Director: Goutam Ghose
Cast: Rekha, Nana Patekar, Divya Palat, Nakul Vaid, Anandi Ghose, Romit Raaj
It is particularly uncomplicated to term films lesser understood as those that are ‘art cinema’. For those who choose not to understand it, this makes for a rather simple slot to fit it in, you may sadly do so with Yatra.
For those who manage to take the time from worldly exhaustion, this film offers a unique blend of surrealism and at times, neo-realism. It has in it, an element of surprise and structured juxtapositions of scenes and time which is actually a relief when all you get to see usually is a whole bunch of recycled films.
This film allows you to either see a simple story or ignore it to live off the various intended or unintended metaphors it delivers.
Dasrath Joglekar (Nana Patekar), a prolific author is off to Delhi to receive an award for his book ‘Janaza’. His Travel companion during the train journey, Mohan (Nakul Vaid) is a devotee of Joglekar’s written word. During their conversations, ‘Janaza’ is discussed and the words are recreated into scenes, only the book believed to be a work of fiction, has in it volumes of truth. Shuttling between real time and memories, the movie progresses to tell the tale of Lajvanti (Rekha), a courtesan with a troubled past. She seeks refuge in her music and so does Joglekar, eventually everything catches up with real time and what trails is a knit yarn of love, life, family and a whole lot of memories.
This film for sure is not the commercial ‘masala’ you’ve been used to since time immemorial. This film, on the pretence of being a commercial plot, addresses various issues like the voyeurism of society and how it has turned to being a bazaar, it addresses the complexity of relationship and the pseudo nature of our society. Kudos to Ghose for writing this film and carrying it off well.
The film is not flawless, for on the whole, it fails to be an entertaining film. It at times, meanders into a tangent that is too inconsequential to the main storyline, and seems as though a point was trying to be delivered while the main plot was kept on a hold. At times, the story even seems like a sermon, focusing on the voyeuristic nature of our society. However, the film has to it a quality of passion and the spirit of filmmaking as compared to the generated and scientific attitude it has assumed today.
While the direction is remarkable, the cinematography shifts from being wonderful to simply mediocre. Some scenes are breathtakingly framed and lit while some seem shoddy and weak. Like the scene where Lajvanti is seen sitting before the mirror and Reddy is coaxing her, the framing is so well done that all the profiles of the actors and expressions are captured simultaneously. The following one has Reddy rushing out after Lajvanti and the entire screen is flushed with red, and seems rather distasteful. These contradictory cinematic juxtapositions leave you wondering, what is it that they were heading at?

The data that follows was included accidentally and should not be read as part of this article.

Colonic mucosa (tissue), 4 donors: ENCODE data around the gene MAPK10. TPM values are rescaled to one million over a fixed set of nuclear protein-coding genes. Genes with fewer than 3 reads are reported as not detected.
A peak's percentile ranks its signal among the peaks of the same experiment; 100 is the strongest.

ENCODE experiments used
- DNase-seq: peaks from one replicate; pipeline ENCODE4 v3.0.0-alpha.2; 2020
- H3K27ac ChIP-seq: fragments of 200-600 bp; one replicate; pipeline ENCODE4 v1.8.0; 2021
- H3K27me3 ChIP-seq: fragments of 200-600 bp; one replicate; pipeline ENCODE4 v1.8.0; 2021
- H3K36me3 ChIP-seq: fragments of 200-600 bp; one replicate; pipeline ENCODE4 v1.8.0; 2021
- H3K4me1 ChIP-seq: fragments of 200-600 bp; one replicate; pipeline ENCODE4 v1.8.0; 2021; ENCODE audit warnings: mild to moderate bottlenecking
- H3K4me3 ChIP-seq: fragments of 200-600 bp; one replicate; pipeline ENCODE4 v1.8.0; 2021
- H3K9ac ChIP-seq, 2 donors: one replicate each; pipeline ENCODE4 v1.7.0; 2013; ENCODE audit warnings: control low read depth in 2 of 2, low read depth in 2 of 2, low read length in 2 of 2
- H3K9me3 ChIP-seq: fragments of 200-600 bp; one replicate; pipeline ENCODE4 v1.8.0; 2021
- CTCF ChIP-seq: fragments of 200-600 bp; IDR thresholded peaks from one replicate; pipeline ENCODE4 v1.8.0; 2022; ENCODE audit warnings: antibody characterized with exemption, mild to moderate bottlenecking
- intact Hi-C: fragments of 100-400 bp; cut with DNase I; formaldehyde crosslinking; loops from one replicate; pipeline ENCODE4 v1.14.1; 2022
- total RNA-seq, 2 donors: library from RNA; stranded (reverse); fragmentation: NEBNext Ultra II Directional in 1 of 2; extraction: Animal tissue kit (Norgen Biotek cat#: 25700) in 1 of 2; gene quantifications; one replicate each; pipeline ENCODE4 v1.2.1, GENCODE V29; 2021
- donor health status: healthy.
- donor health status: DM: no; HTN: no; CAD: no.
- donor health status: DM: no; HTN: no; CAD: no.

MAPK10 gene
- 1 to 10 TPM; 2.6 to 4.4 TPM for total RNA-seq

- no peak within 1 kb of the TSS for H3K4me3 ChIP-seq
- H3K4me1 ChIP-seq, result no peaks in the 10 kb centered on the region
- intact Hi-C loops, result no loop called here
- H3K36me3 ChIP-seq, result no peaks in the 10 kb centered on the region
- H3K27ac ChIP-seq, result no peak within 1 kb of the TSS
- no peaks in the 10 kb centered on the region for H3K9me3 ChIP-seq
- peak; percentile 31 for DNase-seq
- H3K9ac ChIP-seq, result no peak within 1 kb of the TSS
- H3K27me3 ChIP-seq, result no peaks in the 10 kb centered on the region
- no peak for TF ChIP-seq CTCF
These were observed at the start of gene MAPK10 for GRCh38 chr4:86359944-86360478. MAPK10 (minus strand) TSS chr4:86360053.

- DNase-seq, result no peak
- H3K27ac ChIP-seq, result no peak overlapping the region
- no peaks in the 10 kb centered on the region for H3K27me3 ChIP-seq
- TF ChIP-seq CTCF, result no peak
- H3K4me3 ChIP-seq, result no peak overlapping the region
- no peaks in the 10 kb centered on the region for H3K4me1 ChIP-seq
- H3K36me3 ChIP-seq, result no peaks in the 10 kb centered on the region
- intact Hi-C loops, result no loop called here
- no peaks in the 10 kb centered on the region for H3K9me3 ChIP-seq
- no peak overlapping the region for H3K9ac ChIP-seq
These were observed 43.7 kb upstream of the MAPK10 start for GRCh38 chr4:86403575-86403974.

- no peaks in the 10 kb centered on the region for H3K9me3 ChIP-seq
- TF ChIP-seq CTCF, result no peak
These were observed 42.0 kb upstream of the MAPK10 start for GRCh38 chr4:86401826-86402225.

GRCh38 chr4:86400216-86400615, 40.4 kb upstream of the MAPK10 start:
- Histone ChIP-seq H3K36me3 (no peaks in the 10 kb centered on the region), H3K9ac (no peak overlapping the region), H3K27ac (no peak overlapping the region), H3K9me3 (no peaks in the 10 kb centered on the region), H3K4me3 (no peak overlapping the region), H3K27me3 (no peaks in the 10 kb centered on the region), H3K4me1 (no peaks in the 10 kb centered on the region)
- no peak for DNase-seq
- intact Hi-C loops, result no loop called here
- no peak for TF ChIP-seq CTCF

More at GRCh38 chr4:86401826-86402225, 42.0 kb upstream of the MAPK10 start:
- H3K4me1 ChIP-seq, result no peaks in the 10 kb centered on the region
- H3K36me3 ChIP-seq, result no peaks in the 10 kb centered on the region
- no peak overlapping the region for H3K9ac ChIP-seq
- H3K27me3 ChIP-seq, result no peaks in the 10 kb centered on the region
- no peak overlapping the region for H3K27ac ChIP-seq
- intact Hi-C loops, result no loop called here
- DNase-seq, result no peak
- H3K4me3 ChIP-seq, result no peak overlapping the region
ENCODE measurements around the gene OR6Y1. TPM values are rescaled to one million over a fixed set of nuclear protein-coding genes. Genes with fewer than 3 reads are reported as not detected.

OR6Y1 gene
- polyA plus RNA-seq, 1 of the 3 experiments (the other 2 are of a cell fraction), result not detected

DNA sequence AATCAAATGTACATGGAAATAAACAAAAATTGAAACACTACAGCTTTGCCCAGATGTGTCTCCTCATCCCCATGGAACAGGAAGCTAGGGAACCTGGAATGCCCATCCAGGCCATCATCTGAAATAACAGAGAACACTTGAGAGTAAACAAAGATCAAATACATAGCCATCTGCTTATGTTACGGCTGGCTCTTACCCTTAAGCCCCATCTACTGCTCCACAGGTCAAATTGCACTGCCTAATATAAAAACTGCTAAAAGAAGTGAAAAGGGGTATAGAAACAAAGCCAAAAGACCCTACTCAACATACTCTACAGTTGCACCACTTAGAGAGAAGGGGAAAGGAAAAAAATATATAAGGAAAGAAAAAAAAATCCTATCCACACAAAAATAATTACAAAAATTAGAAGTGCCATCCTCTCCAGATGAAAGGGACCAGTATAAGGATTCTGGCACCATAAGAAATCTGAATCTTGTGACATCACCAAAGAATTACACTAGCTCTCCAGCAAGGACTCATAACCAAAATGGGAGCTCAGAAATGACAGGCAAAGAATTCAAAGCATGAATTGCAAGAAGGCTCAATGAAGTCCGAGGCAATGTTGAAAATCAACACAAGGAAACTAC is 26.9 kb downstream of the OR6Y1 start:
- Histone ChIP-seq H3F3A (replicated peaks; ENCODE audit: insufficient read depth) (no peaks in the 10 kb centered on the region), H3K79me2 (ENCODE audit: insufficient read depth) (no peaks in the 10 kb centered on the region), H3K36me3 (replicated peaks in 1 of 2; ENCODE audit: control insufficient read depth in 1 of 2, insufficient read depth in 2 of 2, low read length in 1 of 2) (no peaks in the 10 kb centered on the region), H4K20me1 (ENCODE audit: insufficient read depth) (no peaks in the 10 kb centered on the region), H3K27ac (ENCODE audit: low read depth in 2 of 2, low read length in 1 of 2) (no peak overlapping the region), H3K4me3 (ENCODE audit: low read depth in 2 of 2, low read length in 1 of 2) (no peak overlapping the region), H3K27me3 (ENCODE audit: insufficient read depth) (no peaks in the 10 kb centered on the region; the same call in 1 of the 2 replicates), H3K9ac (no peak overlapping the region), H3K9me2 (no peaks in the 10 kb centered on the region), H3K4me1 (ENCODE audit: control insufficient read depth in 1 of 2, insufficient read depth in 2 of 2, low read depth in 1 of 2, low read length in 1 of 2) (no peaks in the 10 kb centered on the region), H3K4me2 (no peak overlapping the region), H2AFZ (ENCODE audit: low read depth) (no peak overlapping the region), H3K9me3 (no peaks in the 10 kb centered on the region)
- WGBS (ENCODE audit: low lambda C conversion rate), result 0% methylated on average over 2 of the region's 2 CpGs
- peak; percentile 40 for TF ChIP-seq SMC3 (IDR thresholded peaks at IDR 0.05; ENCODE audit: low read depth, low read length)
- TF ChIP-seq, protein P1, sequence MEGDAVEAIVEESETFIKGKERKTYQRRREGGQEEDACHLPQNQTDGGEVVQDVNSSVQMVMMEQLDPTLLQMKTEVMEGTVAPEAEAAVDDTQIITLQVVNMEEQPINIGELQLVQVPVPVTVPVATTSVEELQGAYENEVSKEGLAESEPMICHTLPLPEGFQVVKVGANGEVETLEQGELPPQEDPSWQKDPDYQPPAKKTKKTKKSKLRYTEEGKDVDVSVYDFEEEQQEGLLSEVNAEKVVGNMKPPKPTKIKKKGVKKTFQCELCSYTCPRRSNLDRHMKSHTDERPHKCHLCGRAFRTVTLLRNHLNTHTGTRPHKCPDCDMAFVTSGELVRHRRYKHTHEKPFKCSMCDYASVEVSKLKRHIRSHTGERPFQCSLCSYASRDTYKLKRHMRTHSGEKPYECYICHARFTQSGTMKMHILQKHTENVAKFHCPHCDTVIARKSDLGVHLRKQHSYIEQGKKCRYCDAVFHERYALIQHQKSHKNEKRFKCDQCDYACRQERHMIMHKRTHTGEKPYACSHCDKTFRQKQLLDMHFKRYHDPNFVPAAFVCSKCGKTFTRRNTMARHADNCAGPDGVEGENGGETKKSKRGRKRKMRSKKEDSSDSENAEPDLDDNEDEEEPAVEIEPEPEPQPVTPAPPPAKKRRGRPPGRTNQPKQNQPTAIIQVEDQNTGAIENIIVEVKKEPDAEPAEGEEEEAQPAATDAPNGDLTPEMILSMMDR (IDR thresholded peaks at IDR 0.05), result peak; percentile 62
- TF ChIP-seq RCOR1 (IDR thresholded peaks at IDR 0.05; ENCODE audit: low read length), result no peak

The digitisation and effects at certain places seem visibaly generated, rather than natural. But then at other points, they do far more for the film, especially in making more appealing and rich.
Khayyam and Ghose’s score in the film is haunting and the placement is exemplary. It’s almost lyrical in the manner the scene follows with the score playing. Rekha lights up the screen each time she performs at a new number from the film. But then there is nothing much even the music can do when the dialogues are delivered. The dialogues are rather feeble, they fail to create an impact or even have you take notice. The exchange of words between characters falls flat and seems as though other factors were far more concentrated upon as compared to creating lyrical and poignant lines the actors could deliver.
It is in moments like these you wonder if with such weak dialogues the actors leveraged their best performance. Rekha who is synonymous with Great Talent, manages to deliver a brilliant performance. Each expression is unlike any you have seen in any of her other films; she dances with ÃƒÂ©lan and delivers with panache. Nana Patekar, like always, delivers a first class performance, however, at times seems lost in his own act. Dipti Naval, as Smita (Nana patekar’s wife), with her heartrending show, brings a smile to your face, satisfied to just know that acting is an innate art. Anandi Ghose and Romit Raaj as Joglekar’s kids are just about ok, they do nothing for the film nor do they render a memorable performance.
While the film might not create wonders at the box office, as it will not leave you with the urge to go for it in the first place simply due to the missing ‘masala’ factor. This concept of a multi layered plot does not get a great welcome from many, which is perhaps why many filmmakers do not dare to make films like these. For me, this one makes for a great watch, simply for the passion it has been made with, which is visible in every frame and scene.